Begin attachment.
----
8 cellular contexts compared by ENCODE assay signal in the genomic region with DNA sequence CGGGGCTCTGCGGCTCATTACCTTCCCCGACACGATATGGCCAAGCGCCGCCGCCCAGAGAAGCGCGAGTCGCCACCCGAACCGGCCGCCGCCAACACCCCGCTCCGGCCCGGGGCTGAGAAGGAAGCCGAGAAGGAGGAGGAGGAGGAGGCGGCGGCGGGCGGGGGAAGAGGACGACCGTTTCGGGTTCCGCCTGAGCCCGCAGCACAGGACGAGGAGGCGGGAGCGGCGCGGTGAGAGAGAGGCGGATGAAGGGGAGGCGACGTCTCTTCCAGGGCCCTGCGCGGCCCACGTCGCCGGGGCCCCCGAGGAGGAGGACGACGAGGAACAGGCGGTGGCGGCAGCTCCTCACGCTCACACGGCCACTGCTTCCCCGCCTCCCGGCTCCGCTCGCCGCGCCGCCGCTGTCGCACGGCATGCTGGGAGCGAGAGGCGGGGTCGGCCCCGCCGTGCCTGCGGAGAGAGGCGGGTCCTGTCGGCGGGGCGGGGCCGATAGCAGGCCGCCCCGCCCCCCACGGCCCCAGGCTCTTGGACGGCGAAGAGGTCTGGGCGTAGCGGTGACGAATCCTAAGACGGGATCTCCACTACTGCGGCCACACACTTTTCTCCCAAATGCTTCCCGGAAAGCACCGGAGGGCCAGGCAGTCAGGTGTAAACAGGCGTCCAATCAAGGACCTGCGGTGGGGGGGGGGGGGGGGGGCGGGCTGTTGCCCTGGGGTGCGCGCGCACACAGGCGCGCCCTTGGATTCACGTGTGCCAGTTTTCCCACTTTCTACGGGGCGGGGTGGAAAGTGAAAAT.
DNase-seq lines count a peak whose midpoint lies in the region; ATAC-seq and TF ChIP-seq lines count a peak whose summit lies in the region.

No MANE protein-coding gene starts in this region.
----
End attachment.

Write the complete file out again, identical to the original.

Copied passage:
8 cellular contexts compared by ENCODE assay signal in the genomic region with DNA sequence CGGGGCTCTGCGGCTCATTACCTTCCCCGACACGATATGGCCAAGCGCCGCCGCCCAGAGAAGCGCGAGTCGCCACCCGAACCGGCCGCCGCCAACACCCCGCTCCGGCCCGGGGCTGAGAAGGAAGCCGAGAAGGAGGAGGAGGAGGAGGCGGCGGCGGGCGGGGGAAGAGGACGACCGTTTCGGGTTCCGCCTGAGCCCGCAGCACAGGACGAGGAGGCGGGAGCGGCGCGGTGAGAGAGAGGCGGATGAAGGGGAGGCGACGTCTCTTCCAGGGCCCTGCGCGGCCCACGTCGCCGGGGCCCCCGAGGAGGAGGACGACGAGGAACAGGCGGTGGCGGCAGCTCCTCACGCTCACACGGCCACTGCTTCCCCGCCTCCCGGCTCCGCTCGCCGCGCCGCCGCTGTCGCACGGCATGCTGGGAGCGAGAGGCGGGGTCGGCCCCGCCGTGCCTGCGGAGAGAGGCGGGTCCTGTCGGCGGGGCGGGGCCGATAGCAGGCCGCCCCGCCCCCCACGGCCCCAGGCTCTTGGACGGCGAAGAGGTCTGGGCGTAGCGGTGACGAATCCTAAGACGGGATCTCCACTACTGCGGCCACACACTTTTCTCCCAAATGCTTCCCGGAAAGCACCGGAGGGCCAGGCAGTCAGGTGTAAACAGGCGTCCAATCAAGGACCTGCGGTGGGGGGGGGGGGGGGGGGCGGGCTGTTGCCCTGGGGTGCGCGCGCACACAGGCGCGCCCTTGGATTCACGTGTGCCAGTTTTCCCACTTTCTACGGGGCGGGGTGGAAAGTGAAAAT.
DNase-seq lines count a peak whose midpoint lies in the region; ATAC-seq and TF ChIP-seq lines count a peak whose summit lies in the region.

No MANE protein-coding gene starts in this region.